@article{osti_1377445,
title = {Modeling biochemical pathways in the gene ontology},
author = {Hill, David P. and D’Eustachio, Peter and Berardini, Tanya Z. and Mungall, Christopher J. and Renedo, Nikolai and Blake, Judith A.},
abstractNote = {The concept of a biological pathway, an ordered sequence of molecular transformations, is used to collect and represent molecular knowledge for a broad span of organismal biology. Representations of biomedical pathways typically are rich but idiosyncratic presentations of organized knowledge about individual pathways. Meanwhile, biomedical ontologies and associated annotation files are powerful tools that organize molecular information in a logically rigorous form to support computational analysis. The Gene Ontology (GO), representing Molecular Functions, Biological Processes and Cellular Components, incorporates many aspects of biological pathways within its ontological representations. Here we present a methodology for extending and refining the classes in the GO for more comprehensive, consistent and integrated representation of pathways, leveraging knowledge embedded in current pathway representations such as those in the Reactome Knowledgebase and MetaCyc. With carbohydrate metabolic pathways as a use case, we discuss how our representation supports the integration of variant pathway classes into a unified ontological structure that can be used for data comparison and analysis.},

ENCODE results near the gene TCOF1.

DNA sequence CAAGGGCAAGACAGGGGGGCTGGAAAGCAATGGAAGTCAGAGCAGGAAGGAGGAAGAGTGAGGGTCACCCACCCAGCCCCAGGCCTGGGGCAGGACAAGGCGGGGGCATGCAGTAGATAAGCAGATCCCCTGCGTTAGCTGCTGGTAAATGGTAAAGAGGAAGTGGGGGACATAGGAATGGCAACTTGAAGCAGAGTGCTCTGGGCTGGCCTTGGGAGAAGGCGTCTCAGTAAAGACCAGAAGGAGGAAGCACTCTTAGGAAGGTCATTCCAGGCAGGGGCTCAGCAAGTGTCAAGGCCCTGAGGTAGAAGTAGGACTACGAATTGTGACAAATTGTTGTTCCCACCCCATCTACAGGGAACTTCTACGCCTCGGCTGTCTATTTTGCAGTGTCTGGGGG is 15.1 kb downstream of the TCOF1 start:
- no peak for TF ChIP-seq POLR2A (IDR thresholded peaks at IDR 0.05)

doi = {10.1093/database/baw126},
journal = {Database},
number = ,
volume = 2016,
place = {United States},
year = 2016,
month = 9
}

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  • Most current approaches to automatic pathway generation are based on a reverse engineering approach in which pathway plausibility is solely derived from microarray gene expression data. These approaches tend to lack in generality and offer no independent validation as they are too reliant on the pathway observables that guide pathway generation. By contrast, alternative approaches that use prior biological knowledge to validate pathways inferred from gene expression data may err in the opposite direction as the prior knowledge is usually not sufficiently tuned to the pathology of focus. In this paper, we present a novel pathway generation approach that combinesmore » insights from the reverse engineering and knowledge-based approaches to increase the biological plausibility of automatically generated regulatory networks and describe an application of this approach to transcriptional data from a mouse model of neuroprotection during stroke.« less